It didn’t take long to determine which chicken was at the bottom of the pecking order. It was the one with missing feathers and patches of puffy, bloody skin. When one of our chickens looked like this, it was only a matter of time before we found her dead on the floor of the coop.

Ever hear the term “hen-pecked husband”? A hen-pecked husband is usually at the bottom of the pecking order in the home. When you emasculate your husband to this condition, you reduce him to a state that is no longer respectable. You have become your own worst enemy because you truly want a respectable husband. Once again, you thought you were helping elevate your husband to higher and higher levels of manhood, but, in reality, you were diminishing him. His place is now at the bottom of the pecking order of your home, and he isn’t able to get what he needs for survival: respect.

What does respect have to do with romance? When a man is confident in your opinion of him, he can relax with you. He can drop his walls and let you in. He knows that with you, he is safe. He will be valued and respected. And where there is safety, romance can grow.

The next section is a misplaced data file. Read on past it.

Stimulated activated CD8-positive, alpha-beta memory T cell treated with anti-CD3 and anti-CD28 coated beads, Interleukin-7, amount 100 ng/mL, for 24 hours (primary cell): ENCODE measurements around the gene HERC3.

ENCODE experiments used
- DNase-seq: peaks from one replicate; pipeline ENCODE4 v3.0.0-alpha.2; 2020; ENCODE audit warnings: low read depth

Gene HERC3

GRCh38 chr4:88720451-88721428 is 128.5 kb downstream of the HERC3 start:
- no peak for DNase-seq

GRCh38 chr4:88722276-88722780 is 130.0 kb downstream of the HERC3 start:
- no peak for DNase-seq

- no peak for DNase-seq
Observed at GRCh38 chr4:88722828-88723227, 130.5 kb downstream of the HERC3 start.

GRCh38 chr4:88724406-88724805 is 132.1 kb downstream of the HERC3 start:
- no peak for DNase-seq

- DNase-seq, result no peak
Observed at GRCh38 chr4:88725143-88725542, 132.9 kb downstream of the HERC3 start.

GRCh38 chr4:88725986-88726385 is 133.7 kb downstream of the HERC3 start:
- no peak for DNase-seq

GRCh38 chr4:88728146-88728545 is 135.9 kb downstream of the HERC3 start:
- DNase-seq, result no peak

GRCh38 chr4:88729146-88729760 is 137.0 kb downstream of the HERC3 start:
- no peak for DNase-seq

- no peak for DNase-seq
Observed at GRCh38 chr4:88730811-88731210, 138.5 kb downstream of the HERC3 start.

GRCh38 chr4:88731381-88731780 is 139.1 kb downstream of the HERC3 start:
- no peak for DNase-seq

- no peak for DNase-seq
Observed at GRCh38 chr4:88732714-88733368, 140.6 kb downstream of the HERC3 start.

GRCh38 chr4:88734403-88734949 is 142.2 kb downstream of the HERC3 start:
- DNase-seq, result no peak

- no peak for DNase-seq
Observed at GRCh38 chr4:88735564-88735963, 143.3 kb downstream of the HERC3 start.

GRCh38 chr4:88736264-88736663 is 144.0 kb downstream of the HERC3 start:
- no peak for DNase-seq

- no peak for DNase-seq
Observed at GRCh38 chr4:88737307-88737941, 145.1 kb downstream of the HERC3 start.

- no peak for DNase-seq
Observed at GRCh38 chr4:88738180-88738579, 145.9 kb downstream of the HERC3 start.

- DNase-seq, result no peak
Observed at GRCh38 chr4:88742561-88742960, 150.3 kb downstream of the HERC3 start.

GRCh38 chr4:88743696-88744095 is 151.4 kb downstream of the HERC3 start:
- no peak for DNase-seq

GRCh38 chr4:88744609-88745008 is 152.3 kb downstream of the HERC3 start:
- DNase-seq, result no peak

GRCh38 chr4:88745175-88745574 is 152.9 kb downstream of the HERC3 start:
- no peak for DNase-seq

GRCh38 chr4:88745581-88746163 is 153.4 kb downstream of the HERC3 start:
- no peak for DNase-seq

3. Appreciate instead of criticize. It is often easier to be dissatisfied instead of appreciative. When stressed, do you focus on appreciation or dissatisfaction? Your choice could make the difference between romance and remorse.

What does your husband do (or not do) that causes you disdain? Is it his paycheck? Is it how he performs tasks for you? Is it what he gives you or how he surprises you?

If a man feels unappreciated—if he feels your continual dissatisfaction—he may give up trying to please you and look for other opportunities that will satisfy his need for appreciation. Are you willing to risk this when the desire of most good men is to satisfy their wives?

As most women have experienced, the male ego is fragile. Your husband may come off with bravado, but inside he’s looking for your affirmation and appreciation. Most men can’t live without it and will seek validation wherever they can find it. Let your words of appreciation be something your husband can rely on.